According to the OpenSolaris.org website, ZFS is a pooled data storage model that doesn't use volumes or partitions. All of the linked file systems draw from a common data storage pool, but ZFS has a pipelined I/O engine. The combined I/O bandwidth of all of the devices linked to the storage pool is available to all file systems at all times.
In addition, all of the system operations are copy-on-write transactions, and every block is checksummed to prevent silent data corruption. ZFS also uses its own data replication model, called RAID-Z, which is similar to RAID-5 but uses a variable stripe width to eliminate the RAID-5 write hole. Like the NetApp, EMC and OnStor products, ZFS provides constant-time snapshots, clones and built-in compression.
Consolidation and simplification benefits
Larger, protocol-specific systems can't match the consolidation and simplification benefits unified systems offer. "The key thing, especially in this economy right now, is that users are looking for operational savings," ESG's McClure said. "And that's what unified storage gives them if they can leverage their IP expertise and not have to train someone."
Organizations that adopt multiprotocol storage arrays typically don't have to hire or train administrators because current unified systems have addressed the ease-of-use nightmares multiprotocol support may present. "In this environment, having a system that's really simple to use and allows people to manage multiple protocols without having to be an expert in any of them is something that does pay dividends," said Jason Schaffer, senior director of storage product management at Sun Microsystems Inc.
Renewed interest in multiprotocol pooled storage
Unified systems have come a long way since their introduction. Capacity optimization technologies such as virtualization, deduplication, thin provisioning, tiered storage and cloning are largely responsible for the renewed interest in multiprotocol pooled storage.
Server virtualization is a key initiative for many small- and mid-market enterprise IT administrators. Smallish organizations can use fewer physical servers to host multiple applications on virtual machines -- applications that may have very different storage requirements. "Unified storage makes a whole lot more sense if you've started localizing your apps because of the cost benefits that server virtualization can give you," Taneja Group's Boles said.
According to ESG's McClure, server virtualization support is quickly becoming a "check-box" requirement for data storage system buyers, and VMware certification is the leading option.
Deduplication, another feature of some multiprotocol storage arrays, is also becoming popular for primary storage environments. NetApp's O'Neal said his company provides deduplication that can be used for nearline or primary storage.
Boles believes there are still more possibilities for capacity optimization features in unified systems. "I think we're going to see some interesting combinations," he said. "It doesn't take much imagination when you see something like Gluster being built on top of ZFS as a half open-source, half private project. It's a scale-out storage solution."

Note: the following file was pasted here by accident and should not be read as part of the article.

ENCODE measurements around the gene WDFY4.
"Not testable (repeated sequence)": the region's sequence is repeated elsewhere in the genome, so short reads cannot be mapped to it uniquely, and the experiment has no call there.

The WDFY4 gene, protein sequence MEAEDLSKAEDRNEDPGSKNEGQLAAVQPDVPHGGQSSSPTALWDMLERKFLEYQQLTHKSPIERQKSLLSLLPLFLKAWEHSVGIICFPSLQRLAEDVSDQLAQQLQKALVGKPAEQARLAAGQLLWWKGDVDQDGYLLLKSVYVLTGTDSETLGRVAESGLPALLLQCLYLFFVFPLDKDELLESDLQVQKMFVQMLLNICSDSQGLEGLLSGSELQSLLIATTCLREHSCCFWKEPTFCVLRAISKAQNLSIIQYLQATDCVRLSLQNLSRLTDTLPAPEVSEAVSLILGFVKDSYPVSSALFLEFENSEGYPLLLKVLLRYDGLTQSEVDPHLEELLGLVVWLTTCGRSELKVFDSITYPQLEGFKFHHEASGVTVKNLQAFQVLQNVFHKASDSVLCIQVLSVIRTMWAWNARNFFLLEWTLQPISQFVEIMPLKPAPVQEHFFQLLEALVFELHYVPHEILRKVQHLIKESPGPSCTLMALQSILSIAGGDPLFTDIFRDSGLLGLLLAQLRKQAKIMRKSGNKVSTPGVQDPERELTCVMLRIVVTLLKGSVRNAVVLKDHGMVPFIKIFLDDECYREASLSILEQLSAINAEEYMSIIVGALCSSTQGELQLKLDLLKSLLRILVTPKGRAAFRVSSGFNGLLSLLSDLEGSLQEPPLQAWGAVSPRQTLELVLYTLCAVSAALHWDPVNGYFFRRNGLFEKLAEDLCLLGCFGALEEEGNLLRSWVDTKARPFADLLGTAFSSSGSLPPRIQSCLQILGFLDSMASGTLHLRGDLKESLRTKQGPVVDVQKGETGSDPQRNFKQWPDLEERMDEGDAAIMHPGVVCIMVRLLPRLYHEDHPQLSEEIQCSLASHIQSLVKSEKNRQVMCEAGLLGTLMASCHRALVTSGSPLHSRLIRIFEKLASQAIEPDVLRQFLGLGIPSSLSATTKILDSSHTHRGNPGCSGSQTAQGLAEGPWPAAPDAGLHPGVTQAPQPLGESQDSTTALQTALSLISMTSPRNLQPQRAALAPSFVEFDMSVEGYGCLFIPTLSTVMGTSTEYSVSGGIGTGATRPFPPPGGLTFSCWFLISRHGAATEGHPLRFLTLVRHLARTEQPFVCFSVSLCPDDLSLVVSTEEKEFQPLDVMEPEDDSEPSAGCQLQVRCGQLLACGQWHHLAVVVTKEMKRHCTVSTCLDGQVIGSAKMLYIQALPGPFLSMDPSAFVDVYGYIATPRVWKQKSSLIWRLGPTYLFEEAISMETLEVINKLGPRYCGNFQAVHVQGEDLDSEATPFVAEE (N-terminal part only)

GlusterFS is an open-source modular and stackable parallel cluster file system capable of scaling to several petabytes, according to Gluster. It aggregates various storage bricks over an InfiniBand RDMA or TCP/IP interconnect into one large parallel network file system. GlusterFS partners include Intel Corp. and Mellanox Technologies Ltd.
In addition to multiprotocol systems, network-attached storage gateways are emerging as alternative systems to help companies consolidate legacy SAN block storage and NAS file systems.
According to ESG's McClure, however, you shouldn't consider them as the only alternative options. The ESG survey found that only 18% of storage managers planned to deploy or would likely deploy a unified NAS/SAN storage system instead of a NAS gateway. A surprising 40% said they would use both depending on the situation, and 41% would use a NAS gateway to front end SAN storage.
"I think a lot of unified storage has to do with the legacy systems," McClure said. "Users are clearly willing to consider gateways as a way to repurpose existing SAN storage and unify their storage infrastructure. For users who have legacy storage installed, they don't need to go out and buy another multimillion dollar system to drop into their data center."
In addition to its Pantera line of unified IP storage, OnStor provides a line of clustered NAS gateways. The company's Cougar 3000 and 6000 gateways are targeted at enterprise data centers and high-performance applications, while its Bobcat gateways are designed to address file services for enterprises' midrange performance needs.
Multiprotocol storage arrays may have new names and boast new technologies, but the value proposition -- lower cost, fewer administrators, better resource utilization and simpler management -- remains the same. In the current economic circumstances, those are words any organization would want to hear.